The information parents need to make the right choice

Here is a handy checklist on high school options

In Summary

• The priority is academic excellence and future-focused curricula

It can be a challenging and sometimes a confusing process for parents when the time comes to consider which high school will be best for their child.

Questions about whether the school will properly prepare students for a successful future or whether the school culture will be the right fit for their child are variables that are often hard to pin down without having objective information on which to base the decision.

Jenny Coetzee, managing director at Crawford International School Kenya, says, “Visiting a school in person is always advisable to allow parents and prospective students the opportunity to view and get a feel of a campus, ask questions and decide whether a particular school is the right fit for them.”

She said they always advise parents to visit a school ready with a list of questions that will help them get a better understanding of what a school offers. Otherwise, such a visit might only help with surface-level insights, which are not sufficient to make such an important, life-changing decision as which school is best positioned to prepare one’s child academically and emotionally for an uncertain future.

Angelica Ouya, education director at the Makini Group of Schools, agrees that parents need to visit schools with a strategic outline about what they need to consider and objectively compare schools on the various key elements required from an excellent institution.

The first factor – and a non-negotiable one at that – is the question of academic excellence and future-focused curricula, she says.

“There can be no compromising on ensuring that the school you choose for your child will provide the absolute best on the academic front,” she says.

“An easy gauge of a school’s ability to deliver is to have a look at their academic results to evaluate the performance of various schools against each other.”

It is also necessary to look out for clear visibility of student-centred practices as an important part of the academic model, intended to build confidence in an environment that values every student.

Furthermore, parents should enquire whether the voices of the students are considered valuable in their learning journey towards academic excellence and student success, and whether they are they included in academic conversations with their parents about their plans for progress.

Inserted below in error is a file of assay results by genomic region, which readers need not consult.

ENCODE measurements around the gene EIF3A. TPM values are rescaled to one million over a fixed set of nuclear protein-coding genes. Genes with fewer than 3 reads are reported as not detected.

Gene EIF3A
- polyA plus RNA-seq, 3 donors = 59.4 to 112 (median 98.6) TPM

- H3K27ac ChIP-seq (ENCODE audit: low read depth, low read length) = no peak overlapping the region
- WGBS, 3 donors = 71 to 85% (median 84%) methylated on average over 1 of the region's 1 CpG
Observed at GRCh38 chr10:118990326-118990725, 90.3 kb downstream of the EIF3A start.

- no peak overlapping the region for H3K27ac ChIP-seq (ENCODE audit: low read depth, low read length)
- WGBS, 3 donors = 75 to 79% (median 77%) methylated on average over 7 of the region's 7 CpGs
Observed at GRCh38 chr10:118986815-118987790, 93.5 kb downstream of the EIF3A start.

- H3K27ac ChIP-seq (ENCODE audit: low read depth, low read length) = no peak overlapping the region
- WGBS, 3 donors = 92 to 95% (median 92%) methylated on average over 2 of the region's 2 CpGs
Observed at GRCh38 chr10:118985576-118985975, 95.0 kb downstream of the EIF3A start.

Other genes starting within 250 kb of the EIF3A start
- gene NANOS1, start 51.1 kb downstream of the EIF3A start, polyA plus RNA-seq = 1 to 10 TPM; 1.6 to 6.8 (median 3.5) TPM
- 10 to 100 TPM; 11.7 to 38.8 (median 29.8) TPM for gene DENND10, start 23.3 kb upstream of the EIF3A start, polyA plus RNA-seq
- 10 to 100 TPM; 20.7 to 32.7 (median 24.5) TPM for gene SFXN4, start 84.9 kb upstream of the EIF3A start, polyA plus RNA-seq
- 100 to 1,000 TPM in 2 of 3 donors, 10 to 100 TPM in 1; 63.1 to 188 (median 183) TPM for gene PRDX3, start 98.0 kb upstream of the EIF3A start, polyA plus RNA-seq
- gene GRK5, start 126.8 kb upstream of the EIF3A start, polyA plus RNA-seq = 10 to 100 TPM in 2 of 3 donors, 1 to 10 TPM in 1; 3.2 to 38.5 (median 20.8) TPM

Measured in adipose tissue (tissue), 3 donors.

It is also a non-negotiable to enquire about the curriculum. A school must be able to provide evidence that their curriculum choice is implemented with integrity and is future-focused and geared towards equipping students holistically across a broad range of technologies and global skills. Ask for evidence of what they do, how they do it and outcomes.

With the above basics satisfactorily answered, parents can move on to broader questions, such as the following.


The question that needs to be answered here is how the offering supports the overall learning experience of students. Many schools select a focus for their offering, aligned to their fees, and may not offer all the bells and whistles, but rather ensure that the academic model and subsidiary activities are of an excellent standard instead of offering a wide bouquet.

Check that classrooms are neat, well maintained and that they cater to a wide range of interests and offer flexible seating possibilities. For instance, do classrooms have useful educational technology, is WiFi available, are equipped laboratories accessible, if promised, and are spaces for art, design and innovation utilised for future-focused learning?

On the sports side, do they cater to a variety of sport codes aligned to their model and offering, well-kept fields and facilities for those particular sporting opportunities on offer? Even if a child is not particularly sporty, well-maintained grounds are a good sign to take into consideration.


If a student requires additional support, whether it be emotionally or academically, what support structures does the school have in place, and how are they accessed? What disciplinary processes are in place to address bullying and other issues that may impact on the well-being and success of students? Does the school support the values of respect, diversity and inclusion, and is this evident in the classrooms and across the culture of the school?


What is the ratio of teachers to students in classes? And does the school highlight the academic practices to ensure all students are mentored and supported no matter the class size?

Are all teachers suitably qualified? Are the teachers offered professional learning opportunities to ensure curriculum and pedagogy are foregrounded to support student success?


In addition to regular subjects that can be expected at most schools, which additional subjects or skills development may students access? What is the school’s approach to 21st Century skills, such as communication, collaboration, analytical thinking, creative thinking, digital literacy and problem-solving? How are these skills embedded in the curriculum and the everyday learning experience of students?

“A child’s high school journey is a life-changing one, and choosing a school must be done with the best information possible. The decision should be made on more than just a gut-feeling idea about how prestigious a school may or may not be, or whether a child’s friends will be attending,” Jenny said.

“High school is one of the most important formative experiences on the road to adulthood, and choosing the best fit academically and holistically for one’s child is one of the most important investments a parent will ever make for their child.”

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